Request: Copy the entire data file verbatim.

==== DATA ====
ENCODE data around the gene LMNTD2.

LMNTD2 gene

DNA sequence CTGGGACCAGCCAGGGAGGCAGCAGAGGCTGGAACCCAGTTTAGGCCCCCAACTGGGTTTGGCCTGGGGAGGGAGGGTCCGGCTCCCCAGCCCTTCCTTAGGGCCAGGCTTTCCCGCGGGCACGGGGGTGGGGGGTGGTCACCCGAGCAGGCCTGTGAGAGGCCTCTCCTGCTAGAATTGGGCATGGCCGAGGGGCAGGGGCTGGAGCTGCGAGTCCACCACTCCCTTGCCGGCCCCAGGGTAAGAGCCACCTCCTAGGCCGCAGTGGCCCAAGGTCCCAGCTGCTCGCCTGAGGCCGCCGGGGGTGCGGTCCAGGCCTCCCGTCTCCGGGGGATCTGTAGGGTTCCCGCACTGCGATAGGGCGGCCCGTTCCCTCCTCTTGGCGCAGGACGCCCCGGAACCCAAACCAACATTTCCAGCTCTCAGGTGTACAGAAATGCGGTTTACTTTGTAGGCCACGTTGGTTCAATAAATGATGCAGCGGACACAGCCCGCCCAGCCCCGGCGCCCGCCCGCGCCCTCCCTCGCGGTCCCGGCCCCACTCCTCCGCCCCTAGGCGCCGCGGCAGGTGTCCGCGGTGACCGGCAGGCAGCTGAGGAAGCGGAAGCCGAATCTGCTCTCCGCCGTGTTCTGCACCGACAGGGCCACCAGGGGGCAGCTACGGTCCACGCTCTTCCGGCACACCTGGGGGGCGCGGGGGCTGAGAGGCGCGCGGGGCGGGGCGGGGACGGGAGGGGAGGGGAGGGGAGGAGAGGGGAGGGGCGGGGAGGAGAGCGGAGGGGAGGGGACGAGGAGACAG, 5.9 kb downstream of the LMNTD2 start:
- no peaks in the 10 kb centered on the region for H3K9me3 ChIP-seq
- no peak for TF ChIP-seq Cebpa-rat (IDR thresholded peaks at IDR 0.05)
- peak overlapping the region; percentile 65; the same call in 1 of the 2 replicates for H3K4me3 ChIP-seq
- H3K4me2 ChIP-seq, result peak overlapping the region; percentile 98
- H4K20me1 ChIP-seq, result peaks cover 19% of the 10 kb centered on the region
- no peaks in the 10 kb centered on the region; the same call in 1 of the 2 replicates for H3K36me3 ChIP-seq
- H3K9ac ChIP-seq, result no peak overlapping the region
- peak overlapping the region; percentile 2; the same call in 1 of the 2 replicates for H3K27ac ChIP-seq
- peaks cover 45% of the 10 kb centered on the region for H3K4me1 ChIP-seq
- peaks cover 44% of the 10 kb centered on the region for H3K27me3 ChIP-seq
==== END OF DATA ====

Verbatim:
ENCODE data around the gene LMNTD2.

LMNTD2 gene

DNA sequence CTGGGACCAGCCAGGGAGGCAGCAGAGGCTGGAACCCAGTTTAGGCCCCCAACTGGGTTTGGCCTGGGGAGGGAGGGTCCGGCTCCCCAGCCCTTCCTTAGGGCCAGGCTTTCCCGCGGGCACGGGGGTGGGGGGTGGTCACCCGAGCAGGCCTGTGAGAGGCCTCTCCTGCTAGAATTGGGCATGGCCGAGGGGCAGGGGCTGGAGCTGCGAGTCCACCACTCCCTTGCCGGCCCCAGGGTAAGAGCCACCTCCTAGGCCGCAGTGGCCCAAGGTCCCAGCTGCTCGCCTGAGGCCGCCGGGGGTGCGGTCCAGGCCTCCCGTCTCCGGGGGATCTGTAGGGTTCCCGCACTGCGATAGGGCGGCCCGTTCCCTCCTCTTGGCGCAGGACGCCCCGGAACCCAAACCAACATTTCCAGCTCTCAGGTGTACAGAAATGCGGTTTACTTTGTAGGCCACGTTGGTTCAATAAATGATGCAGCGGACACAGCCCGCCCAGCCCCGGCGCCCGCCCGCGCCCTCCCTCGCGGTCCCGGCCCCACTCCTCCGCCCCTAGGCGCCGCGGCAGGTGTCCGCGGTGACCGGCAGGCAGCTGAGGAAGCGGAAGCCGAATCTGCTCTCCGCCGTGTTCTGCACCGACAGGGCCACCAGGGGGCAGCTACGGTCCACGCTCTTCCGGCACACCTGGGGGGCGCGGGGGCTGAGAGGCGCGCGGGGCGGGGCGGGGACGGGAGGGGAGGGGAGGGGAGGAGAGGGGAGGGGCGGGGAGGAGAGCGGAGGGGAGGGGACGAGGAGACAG, 5.9 kb downstream of the LMNTD2 start:
- no peaks in the 10 kb centered on the region for H3K9me3 ChIP-seq
- no peak for TF ChIP-seq Cebpa-rat (IDR thresholded peaks at IDR 0.05)
- peak overlapping the region; percentile 65; the same call in 1 of the 2 replicates for H3K4me3 ChIP-seq
- H3K4me2 ChIP-seq, result peak overlapping the region; percentile 98
- H4K20me1 ChIP-seq, result peaks cover 19% of the 10 kb centered on the region
- no peaks in the 10 kb centered on the region; the same call in 1 of the 2 replicates for H3K36me3 ChIP-seq
- H3K9ac ChIP-seq, result no peak overlapping the region
- peak overlapping the region; percentile 2; the same call in 1 of the 2 replicates for H3K27ac ChIP-seq
- peaks cover 45% of the 10 kb centered on the region for H3K4me1 ChIP-seq
- peaks cover 44% of the 10 kb centered on the region for H3K27me3 ChIP-seq